A Devilish Ride

I continue my ride down memory lane. This time literally. You may have noticed that the last couple of blog posts, I have been writing and showing images from past experiences. Two reasons for this: First of all, I have been re-organizing my analogue photo archive, and then we have this travel ban imposed on all of us, so if nothing else, I can at least travel back in time.

This time, I will take you to Bolivia and a mindboggling bike ride I did quite a few years ago. The ride took me down what used to be the main road between the capital La Paz and Las Yungas, the lowlands north in the country, the spring of the Amazon. Today a new road has replaced it, but back then the Inter-American Development Bank designated the old trade route to be the world’s most dangerous. Every year, around 100 people lost their lives on this important but life-threatening trade route.

The bike ride was organized by a local tour agency and the group was brought to La Cumbra pass at 4700 metres or just under 15500 feet. Ahead of us was a 65 kilometres (40 miles) winding road down 3600 metres (11800 feet) of altitude difference.

The first part went along the new road already under construction, paved and just pure fun. The biggest danger was dogs chasing the bikes—not something you want to hit at a speed of, at the most, 90 kilometres per hour (56 miles per hour).

About halfway down, we enter the old road, caved out along a steep mountainside. Many places the dirt road cut straight into the vertical rock wall. Several hundred meters of free fall to one side made it a trembling experience. In some places, the dirt road is actually narrower than some of the trucks, which used to use it. Most accidents along the death road happened due to truck drivers who had to hurry to earn enough for a living.

While we had sun the first part of the ride, when we enter the old road, fog came in from the mountains.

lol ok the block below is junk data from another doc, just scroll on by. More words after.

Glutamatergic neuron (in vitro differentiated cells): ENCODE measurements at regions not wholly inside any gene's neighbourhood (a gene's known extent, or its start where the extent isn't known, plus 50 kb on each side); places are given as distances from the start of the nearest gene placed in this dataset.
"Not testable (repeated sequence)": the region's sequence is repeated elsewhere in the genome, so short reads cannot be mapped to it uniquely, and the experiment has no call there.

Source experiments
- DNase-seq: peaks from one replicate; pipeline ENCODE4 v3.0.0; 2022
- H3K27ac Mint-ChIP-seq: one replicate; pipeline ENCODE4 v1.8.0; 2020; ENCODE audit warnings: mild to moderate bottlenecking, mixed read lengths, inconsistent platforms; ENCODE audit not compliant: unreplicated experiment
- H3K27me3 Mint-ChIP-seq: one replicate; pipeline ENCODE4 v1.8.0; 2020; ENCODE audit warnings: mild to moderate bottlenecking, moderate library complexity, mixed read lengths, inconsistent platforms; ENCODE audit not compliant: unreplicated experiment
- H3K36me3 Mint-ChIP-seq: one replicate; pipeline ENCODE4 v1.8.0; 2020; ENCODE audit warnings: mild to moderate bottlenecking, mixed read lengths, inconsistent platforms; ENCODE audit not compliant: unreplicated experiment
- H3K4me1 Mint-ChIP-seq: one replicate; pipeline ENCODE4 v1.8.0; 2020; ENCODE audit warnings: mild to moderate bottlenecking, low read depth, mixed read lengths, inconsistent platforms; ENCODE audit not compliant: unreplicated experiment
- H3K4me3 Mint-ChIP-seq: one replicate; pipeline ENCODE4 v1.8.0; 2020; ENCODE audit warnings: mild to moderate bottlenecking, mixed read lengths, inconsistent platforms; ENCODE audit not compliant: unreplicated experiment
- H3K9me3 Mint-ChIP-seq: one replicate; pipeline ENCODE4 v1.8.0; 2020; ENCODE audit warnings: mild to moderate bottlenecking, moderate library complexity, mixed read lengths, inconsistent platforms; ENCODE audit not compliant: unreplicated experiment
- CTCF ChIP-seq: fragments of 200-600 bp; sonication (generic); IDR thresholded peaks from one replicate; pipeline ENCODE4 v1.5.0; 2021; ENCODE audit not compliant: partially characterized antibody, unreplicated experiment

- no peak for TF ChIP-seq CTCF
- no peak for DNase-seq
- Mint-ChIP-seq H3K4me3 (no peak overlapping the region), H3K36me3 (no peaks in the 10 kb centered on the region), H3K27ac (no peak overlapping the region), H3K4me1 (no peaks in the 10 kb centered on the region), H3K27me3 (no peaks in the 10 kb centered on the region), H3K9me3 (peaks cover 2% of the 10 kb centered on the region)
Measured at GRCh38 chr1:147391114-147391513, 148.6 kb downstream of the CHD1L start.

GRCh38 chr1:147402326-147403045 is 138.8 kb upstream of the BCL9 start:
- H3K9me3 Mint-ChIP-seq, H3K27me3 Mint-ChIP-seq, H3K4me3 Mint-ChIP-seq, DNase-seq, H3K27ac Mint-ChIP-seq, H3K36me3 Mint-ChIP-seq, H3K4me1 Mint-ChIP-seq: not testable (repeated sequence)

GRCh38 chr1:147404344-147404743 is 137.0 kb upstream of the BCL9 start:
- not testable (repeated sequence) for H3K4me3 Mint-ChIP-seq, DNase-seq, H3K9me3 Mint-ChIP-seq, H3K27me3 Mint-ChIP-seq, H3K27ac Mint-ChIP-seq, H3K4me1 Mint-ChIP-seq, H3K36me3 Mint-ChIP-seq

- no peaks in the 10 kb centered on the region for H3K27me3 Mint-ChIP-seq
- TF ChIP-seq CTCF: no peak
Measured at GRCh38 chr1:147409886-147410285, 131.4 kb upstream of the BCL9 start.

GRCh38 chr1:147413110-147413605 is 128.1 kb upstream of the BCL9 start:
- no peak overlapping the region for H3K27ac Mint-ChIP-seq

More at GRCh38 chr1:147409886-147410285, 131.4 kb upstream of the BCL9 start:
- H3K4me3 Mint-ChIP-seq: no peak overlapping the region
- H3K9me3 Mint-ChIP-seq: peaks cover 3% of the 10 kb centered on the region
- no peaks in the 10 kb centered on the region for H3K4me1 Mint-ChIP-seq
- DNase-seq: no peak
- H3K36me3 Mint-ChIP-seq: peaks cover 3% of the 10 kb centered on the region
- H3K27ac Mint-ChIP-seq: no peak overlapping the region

After a while, I could see absolutely nothing. The fog was like wet cotton. The last remnant of sight, the torrential rain took away. I knew the abyss was there, just a metre or so to the left of where I now raced down a bumpy and muddy dirt road by bike. 300 metres straight down.

As we descended into the valley, the temperature rose. After a few hours we were met by the steaming jungle. As we came out of a narrow gorge and the valley opened up, the fog and rain eased, and soon the sun would be shining from an open sky again. The last kilometres would be pure victory ride.

61 thoughts on “A Devilish Ride

  1. A great trip and I would say you have good memory. You remember many details about the trip. A nice thing about pictures is they help adding memory. Visual aid is powerful. Love your last 2 pictures. The second from the last, you can see the face of the man that he looks like he is having a great time. The big smiling face in the last picture just brings the story told before to a much clearer view.

  2. ugh!! i shall immediately put this sort of bike trip on my ‘things NOT to do in life’ lol
    amazing! great shots!

  3. I met bicyclists riding through the Canadian Rockies and I was amazed and had great respect for them. This is a great series of photos that well documents the stages of the grueling journey.

  4. Your photos are fantastic and the adventure breathtaking. Literally! I can’t imagine, but I enjoyed it all vicariously. You have a backlog of wonderful and exciting memories, Otto.

  5. It was quite an adventure! Otto, You’ve got some nice pictures at least. I enjoyed the images and the explanation.

  6. Your description brought to mind two auto trips in my life. The first was with my family during my grade school years: driving across what passed for highways across the Continental divide, when guardrails and wide lanes weren’t yet in use. The other was my own trip across northern California’s “lost coast” on logging roads that most surely weren’t meant for a Toyota sedan. Sometimes, even a relatively mundane trip can raise the blood pressure and heart rate, especially if you have no idea what’s going to lie around the next curve!

  7. Otto, thank you for taking me along with you vicariously. The “world’s most dangerous road” would probably not be a road I would dare ride my bike…not brave enough for that. But I am glad I can experience it through your photos and descriptions. Bolivia has been on my travel wish list for many years, but I don’t suspect we will be making a trip there anytime soon. I loved that last photo of the guy covered in mud splashes, his smile showing great satisfaction with himself and what had been accomplished.

    1. Thank you for the comment, Gilda. Even if the bike ride is not for you, Bolivia does have so much beauty and interesting history to offer that I really recommend a travel to the country. But yes, right now it’s a little difficult.

  8. What a great adventure! These have the dark contrasts that a lot of your present work has. Were these processed recently or did you explore this processing style back then?

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